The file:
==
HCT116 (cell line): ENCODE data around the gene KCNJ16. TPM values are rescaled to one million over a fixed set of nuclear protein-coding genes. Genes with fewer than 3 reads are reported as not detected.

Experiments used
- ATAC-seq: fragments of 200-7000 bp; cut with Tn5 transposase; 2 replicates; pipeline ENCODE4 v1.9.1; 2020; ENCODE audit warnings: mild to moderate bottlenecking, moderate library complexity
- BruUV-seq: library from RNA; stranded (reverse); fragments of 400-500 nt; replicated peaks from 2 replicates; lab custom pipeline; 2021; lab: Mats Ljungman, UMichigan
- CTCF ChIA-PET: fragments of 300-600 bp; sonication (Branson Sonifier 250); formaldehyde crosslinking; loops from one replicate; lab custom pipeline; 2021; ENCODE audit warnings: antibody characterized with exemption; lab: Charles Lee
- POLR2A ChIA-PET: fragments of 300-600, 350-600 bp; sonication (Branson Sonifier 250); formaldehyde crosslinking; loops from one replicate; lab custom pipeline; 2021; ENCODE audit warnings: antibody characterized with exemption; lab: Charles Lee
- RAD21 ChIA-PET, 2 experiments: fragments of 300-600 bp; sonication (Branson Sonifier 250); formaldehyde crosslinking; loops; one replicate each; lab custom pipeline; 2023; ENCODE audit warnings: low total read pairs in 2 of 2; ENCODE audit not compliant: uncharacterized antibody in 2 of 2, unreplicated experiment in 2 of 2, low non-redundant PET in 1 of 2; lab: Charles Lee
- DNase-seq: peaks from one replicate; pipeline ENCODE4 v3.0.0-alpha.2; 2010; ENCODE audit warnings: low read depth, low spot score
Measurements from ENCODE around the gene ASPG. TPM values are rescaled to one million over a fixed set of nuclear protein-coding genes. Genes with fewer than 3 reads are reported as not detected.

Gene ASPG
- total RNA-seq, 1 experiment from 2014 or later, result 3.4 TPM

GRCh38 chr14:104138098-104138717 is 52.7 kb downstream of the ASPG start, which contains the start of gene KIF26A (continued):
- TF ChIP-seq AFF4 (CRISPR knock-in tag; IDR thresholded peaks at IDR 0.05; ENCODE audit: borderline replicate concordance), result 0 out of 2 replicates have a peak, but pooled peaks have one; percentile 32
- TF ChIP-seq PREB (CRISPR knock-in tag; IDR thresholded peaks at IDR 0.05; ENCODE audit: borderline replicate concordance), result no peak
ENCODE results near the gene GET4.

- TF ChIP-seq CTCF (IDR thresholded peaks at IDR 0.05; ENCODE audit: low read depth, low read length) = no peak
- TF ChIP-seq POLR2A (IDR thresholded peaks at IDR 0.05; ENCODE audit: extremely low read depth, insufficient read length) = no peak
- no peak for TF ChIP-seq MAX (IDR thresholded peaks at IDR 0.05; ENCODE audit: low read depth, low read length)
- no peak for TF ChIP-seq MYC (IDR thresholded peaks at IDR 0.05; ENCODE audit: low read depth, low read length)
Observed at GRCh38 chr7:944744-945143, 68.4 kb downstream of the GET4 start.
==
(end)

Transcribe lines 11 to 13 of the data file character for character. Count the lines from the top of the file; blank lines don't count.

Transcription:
- total RNA-seq, 1 experiment from 2014 or later, result 3.4 TPM

GRCh38 chr14:104138098-104138717 is 52.7 kb downstream of the ASPG start, which contains the start of gene KIF26A (continued):
- TF ChIP-seq AFF4 (CRISPR knock-in tag; IDR thresholded peaks at IDR 0.05; ENCODE audit: borderline replicate concordance), result 0 out of 2 replicates have a peak, but pooled peaks have one; percentile 32